Google Patent – Duplicate Document Detection

Duplicate document detection in a web crawler system

Is your content unique?
Is your content unique?

12/1/2009 Google was granted a patent by the US Patent Office detailing how duplicate documents are detected in a web crawler system. This new patent details how Google detects and then filters or determines which documents are the “more important” version for the purpose of providing unique search results.

Most of the information we have had good reason to accept as true for some time, but detailing it in this manner can genuinely help webmasters to understand not only what duplicate content is, but how to create unique pages/content for searchers to find.

Duplicate documents are documents that have substantially identical content, and in some embodiments wholly identical content, but different document addresses.

The patent details 3 possible situations where duplicate content is detected and thus processed as such.

  1. Two documents, including any combination of web pages (documents) and temporary (302) redirect pages, are duplicate if they share the same page content, but have different URLs.
  2. Two temporarily redirected pages are duplicate if they share the same target or destination URL, but have different source URLs.
  3. A regular web page/document and a temporary redirect page are duplicate if the URL of the web page is the target/destination URL of the temporary redirect page or the content of the regular web page is the same as that of the temporarily redirected page.

In some of these situations redirects are involved which are temporarily redirected pages such as a Meta refresh over 0 seconds, JavaScript redirects and 302 redirects. Permanently redirected pages are not associated in this manner for duplicate document detection because the web crawlers do not download the content of the redirecting page, only the target or destination page.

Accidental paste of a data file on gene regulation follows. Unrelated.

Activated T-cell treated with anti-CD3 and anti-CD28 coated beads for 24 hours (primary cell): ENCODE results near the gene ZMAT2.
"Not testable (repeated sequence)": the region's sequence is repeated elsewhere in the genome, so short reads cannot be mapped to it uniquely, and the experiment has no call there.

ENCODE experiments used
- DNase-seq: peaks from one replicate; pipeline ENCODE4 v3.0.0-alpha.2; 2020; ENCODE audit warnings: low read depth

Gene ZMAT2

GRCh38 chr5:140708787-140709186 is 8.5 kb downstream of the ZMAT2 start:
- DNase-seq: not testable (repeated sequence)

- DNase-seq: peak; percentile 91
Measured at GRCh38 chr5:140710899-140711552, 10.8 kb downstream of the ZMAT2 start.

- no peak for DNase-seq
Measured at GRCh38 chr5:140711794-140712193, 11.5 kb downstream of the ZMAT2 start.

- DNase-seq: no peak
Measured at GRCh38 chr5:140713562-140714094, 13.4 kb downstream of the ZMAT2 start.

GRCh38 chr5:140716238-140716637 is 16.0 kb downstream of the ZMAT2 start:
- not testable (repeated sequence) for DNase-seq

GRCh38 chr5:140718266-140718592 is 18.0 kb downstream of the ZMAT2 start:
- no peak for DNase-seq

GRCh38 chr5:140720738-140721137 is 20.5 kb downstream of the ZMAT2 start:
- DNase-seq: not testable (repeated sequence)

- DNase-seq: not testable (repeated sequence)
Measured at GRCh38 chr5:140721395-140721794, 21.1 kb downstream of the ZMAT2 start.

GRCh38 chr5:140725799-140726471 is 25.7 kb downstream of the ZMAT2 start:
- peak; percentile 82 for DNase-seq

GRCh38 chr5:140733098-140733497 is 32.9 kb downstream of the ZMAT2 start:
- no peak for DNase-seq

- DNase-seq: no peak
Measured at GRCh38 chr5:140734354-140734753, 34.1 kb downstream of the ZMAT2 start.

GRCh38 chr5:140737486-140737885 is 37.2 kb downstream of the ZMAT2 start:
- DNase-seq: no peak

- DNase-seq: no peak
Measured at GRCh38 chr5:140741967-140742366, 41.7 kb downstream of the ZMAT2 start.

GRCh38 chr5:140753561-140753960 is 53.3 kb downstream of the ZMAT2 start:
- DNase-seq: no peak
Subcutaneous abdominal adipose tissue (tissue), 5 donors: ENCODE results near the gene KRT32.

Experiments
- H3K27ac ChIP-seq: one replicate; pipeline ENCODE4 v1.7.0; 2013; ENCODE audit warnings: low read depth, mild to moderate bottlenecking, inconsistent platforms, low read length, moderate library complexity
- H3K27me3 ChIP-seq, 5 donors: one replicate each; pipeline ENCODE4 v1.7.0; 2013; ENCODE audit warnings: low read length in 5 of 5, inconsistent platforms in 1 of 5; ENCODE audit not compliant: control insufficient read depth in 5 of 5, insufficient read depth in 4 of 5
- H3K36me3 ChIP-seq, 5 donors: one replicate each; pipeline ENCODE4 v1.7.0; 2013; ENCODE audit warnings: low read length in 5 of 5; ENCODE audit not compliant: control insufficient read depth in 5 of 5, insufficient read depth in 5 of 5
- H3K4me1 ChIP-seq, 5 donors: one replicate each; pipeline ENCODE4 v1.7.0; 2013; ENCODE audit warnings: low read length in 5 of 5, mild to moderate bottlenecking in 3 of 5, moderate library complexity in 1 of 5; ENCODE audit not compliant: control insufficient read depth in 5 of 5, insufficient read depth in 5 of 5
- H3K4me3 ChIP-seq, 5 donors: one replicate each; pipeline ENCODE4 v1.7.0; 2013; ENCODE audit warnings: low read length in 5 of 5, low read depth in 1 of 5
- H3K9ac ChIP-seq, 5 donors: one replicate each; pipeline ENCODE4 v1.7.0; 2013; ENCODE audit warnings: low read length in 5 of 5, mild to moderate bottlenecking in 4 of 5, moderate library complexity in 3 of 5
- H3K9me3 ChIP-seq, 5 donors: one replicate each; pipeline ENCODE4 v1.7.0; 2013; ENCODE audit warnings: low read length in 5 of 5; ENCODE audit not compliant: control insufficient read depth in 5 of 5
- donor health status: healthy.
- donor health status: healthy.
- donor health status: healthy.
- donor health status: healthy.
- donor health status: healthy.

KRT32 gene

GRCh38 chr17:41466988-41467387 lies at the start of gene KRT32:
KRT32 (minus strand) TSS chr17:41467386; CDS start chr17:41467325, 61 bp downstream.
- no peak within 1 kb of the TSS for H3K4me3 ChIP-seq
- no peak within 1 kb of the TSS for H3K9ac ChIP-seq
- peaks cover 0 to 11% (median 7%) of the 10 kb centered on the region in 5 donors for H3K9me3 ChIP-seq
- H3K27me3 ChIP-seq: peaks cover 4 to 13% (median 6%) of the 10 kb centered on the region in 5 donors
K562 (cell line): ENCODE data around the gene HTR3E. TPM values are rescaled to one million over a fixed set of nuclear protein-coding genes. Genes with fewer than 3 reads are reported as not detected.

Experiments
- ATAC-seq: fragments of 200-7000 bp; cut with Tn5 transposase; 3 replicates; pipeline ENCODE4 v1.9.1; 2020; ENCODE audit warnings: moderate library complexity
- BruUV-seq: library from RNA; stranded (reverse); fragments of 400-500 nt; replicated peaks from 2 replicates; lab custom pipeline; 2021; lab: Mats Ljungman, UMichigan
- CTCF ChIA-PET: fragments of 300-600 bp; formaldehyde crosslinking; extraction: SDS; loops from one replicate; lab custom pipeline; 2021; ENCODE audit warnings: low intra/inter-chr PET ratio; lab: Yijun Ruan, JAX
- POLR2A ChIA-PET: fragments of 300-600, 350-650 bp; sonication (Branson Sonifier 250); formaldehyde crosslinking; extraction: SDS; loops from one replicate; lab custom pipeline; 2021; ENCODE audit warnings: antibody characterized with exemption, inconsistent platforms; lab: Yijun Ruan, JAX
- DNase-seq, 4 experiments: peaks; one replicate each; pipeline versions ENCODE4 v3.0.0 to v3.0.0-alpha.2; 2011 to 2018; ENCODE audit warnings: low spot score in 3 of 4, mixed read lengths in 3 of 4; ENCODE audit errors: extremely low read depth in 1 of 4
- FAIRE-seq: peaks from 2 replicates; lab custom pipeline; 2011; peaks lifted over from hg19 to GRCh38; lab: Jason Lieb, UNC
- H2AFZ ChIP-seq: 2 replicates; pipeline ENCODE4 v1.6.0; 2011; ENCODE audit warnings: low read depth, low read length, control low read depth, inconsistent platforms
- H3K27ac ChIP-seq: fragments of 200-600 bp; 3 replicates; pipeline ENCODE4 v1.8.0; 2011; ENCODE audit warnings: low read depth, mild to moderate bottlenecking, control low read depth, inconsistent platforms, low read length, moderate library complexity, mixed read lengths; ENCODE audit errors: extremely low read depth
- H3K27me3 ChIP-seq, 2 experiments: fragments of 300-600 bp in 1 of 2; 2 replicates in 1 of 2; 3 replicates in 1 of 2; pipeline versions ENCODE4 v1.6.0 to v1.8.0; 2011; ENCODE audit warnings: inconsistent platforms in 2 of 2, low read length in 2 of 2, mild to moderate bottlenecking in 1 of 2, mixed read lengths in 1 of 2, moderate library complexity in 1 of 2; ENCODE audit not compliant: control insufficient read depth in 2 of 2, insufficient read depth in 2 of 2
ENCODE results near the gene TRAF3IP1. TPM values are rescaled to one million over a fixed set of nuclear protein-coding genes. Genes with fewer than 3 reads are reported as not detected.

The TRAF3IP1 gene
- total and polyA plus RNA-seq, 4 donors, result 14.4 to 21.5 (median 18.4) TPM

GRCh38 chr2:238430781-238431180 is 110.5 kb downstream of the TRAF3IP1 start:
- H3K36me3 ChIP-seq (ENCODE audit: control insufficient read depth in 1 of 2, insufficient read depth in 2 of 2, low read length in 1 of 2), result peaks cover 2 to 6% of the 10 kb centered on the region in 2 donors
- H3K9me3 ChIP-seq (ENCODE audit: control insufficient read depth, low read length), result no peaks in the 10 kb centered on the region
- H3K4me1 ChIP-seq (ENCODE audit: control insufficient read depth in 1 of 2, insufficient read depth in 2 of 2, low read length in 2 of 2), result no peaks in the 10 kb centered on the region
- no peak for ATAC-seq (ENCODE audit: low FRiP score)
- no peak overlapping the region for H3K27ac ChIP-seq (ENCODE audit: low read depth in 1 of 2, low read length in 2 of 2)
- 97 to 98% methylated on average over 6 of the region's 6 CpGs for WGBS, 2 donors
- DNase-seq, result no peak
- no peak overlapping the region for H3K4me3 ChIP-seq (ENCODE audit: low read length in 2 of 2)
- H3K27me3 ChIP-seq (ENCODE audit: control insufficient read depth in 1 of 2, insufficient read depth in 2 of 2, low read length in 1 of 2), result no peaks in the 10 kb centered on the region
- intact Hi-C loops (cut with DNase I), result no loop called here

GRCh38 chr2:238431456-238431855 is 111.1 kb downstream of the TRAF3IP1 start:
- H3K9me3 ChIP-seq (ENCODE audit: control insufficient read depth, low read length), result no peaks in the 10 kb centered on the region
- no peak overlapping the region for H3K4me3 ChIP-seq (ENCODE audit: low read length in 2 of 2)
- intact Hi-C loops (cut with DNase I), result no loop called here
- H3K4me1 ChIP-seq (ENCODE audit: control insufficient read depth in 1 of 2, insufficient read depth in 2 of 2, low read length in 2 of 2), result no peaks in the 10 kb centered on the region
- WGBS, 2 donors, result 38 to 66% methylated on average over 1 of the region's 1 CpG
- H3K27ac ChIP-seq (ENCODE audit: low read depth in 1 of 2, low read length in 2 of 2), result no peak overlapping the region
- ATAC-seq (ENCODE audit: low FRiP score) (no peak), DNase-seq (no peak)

How does Google detect duplicate content?

Google simply compares the pages/documents to each other to determine duplicity. They can use a whole page or thumbprint so to speak, phrases and essentially any content the crawler can read. What was not clearly disclosed is the amount or percentage of duplicity which would then in fact cause a filtering action from Google with regard to the index.

Upon determining duplicity between to documents, Google then attempts to determine which document is most important. This decision is about importance, not PageRank, nor ownership. Once this decision has been made Google then proceeds to filter the duplicate page(s) from search results in order to provide searchers with unique and qualified search results.

There are many ways that shop owners create duplicate content. Many are easily managed and some are not. Doing everything in your power to prevent it is the best course of action, as there will inevitability be duplicity you cannot prevent.

Some of the most common ways that shop owners duplicate their content:

  • Copying product descriptions from distributors or other indexed web pages
  • Lack of unique page specific content enough to make a page unique within a common site template
  • Posting articles or text from other websites
  • Not properly redirecting the canonical url to the non canonical (www or non-www)
  • Failing to add pages like the shopping cart page to the robots skip to prevent indexing
  • Not using Google’s parameter handling to exclude or ignore sorted page urls
  • Rewritten (SEO urls) which are not properly rewritten with a permanent or 301 redirect

If you think about it, Google is not trying to penalize anyone, but rather attempting to help searchers find fresh, unique and qualified results. Last time I checked this is the goal of a search engine =-)